Here's a rundown of the top stories from today's show:
[Breaking news update 12:05 p.m.]
New Jersey Gov. Chris Christie was sworn in to a second term on Tuesday as his administration battles allegations of scandal. In his inaugural address in Trenton, Christie praised how his state came together to meet the challenges of economic recession and Superstorm Sandy, as well as the landslide re-election victory voters gave him last November.
[Original story moved at 10:55 a.m.]
On the first day of his second term, New Jersey Gov. Chris Christie faces brewing storms - literally and figuratively.
A scandal over alleged political retribution by his administration has already cost a top aide and campaign strategist their jobs, and now Christie faces multiple investigations that could harm the presidential ambitions of the early Republican front-runner for 2016.
Even the weather was against him, with a looming snowstorm forcing cancellation of his gala celebration on Ellis Island after Tuesday's second-term inaugural address.
Follow along as the story develops here.
Like a groggy traveler after a long, cold night, the European Space Agency's comet-chasing Rosetta spacecraft woke up, warmed up and called home Monday before setting off on the final leg of its journey.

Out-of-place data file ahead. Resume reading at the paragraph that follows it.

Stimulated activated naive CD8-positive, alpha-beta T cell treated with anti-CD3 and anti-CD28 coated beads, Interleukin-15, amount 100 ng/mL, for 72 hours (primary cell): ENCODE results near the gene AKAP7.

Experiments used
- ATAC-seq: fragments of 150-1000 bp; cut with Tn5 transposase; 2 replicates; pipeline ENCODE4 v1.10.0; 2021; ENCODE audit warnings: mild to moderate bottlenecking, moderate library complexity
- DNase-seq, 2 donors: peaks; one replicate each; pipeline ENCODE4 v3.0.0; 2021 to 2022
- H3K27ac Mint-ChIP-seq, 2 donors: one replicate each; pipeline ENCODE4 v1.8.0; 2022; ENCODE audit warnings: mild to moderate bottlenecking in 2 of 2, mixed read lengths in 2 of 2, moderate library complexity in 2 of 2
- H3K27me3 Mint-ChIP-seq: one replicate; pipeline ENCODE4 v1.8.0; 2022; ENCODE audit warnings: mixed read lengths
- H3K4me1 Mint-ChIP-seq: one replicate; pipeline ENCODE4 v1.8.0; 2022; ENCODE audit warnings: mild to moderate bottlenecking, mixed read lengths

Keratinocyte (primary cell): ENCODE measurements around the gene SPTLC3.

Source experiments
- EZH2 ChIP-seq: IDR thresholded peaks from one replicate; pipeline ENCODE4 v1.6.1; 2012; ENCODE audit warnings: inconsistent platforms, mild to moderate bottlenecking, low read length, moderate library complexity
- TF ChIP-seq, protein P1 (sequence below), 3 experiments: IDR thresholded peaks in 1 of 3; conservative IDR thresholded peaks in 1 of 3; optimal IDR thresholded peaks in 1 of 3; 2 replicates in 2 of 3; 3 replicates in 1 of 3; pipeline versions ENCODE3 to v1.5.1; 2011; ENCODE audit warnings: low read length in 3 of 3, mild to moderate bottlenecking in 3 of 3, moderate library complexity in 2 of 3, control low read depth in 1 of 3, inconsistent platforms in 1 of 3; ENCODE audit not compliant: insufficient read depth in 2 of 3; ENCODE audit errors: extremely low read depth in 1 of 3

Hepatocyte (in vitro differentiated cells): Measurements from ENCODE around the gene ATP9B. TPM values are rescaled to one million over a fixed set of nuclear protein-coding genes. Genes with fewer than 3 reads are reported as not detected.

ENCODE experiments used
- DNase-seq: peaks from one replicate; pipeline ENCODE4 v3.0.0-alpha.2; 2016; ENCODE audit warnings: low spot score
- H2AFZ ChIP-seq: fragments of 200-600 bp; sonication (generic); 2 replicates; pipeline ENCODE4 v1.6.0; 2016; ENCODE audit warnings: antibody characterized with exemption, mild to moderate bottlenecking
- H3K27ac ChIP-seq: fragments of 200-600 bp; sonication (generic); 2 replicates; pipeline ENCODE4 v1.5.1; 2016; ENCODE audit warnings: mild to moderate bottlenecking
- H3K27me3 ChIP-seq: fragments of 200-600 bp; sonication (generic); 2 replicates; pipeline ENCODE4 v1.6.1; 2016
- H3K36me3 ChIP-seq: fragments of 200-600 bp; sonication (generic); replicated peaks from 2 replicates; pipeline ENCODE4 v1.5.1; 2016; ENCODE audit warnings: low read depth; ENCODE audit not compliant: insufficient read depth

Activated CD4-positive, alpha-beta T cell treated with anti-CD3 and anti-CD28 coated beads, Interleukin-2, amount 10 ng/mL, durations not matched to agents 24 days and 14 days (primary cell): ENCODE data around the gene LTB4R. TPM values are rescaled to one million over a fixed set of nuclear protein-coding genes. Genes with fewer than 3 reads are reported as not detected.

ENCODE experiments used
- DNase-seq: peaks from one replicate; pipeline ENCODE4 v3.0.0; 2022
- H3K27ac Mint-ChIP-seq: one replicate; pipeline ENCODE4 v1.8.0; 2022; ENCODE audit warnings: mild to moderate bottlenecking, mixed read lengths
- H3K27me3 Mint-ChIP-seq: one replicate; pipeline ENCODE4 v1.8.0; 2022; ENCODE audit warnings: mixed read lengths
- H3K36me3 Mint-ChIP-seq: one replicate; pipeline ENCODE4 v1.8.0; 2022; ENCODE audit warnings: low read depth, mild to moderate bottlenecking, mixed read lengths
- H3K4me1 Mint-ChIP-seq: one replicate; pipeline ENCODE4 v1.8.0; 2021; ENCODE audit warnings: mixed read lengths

Rosetta shook off 31 months of sleep, during which it traveled into the dark reaches of the solar system, and contacted its operators Monday evening. Cheers erupted in the ESA mission control center in Darmstadt, Germany, when a signal from Rosetta arrived shortly after 7 p.m. (1 p.m. ET).
"The spacecraft is there, it's awake, and I think we are all overwhelmed," mission manager Gerhard Schwehm told reporters. Now, he said, controllers will have "two busy years ahead of them" as it approaches its target, Comet 67P/Churyumov-Gerasimenko, and follows it around the sun.
There was only an hour window for the signal to reach Earth, putting scientists on pins and needles.
"The spacecraft decided to make us suffer after two and half year," Paolo Ferri, head of ESA Mission Operations told CNN. "We came almost to the end of the window, we were very tense," he said.
The unmanned probe was launched in 2004 and is now nearly 500 million miles (800 million kilometers) from the Sun - a distance that puts it just past the orbit of Jupiter. At that distance, the message it beamed back took 45 minutes to arrive.
That's the sound of the temperature dropping early this week as a batch of cold air moves from the Tennessee Valley and lower Midwest over to the East Coast.
There will be 3 to 9 inches of new snow to go along with that from the Virginias to Massachusetts, the National Weather Service said. Much of it is expected to fall in the daylight hours Tuesday.
Add the areas that are frigid already, and the eastern half of the nation will shiver through temperatures 10 to 25 degrees below average.
The vast area is expected to stay in the icebox until the weekend. That can mean lows in the teens in Memphis, Tennessee, and in the single digits from Louisville, Kentucky, to Boston.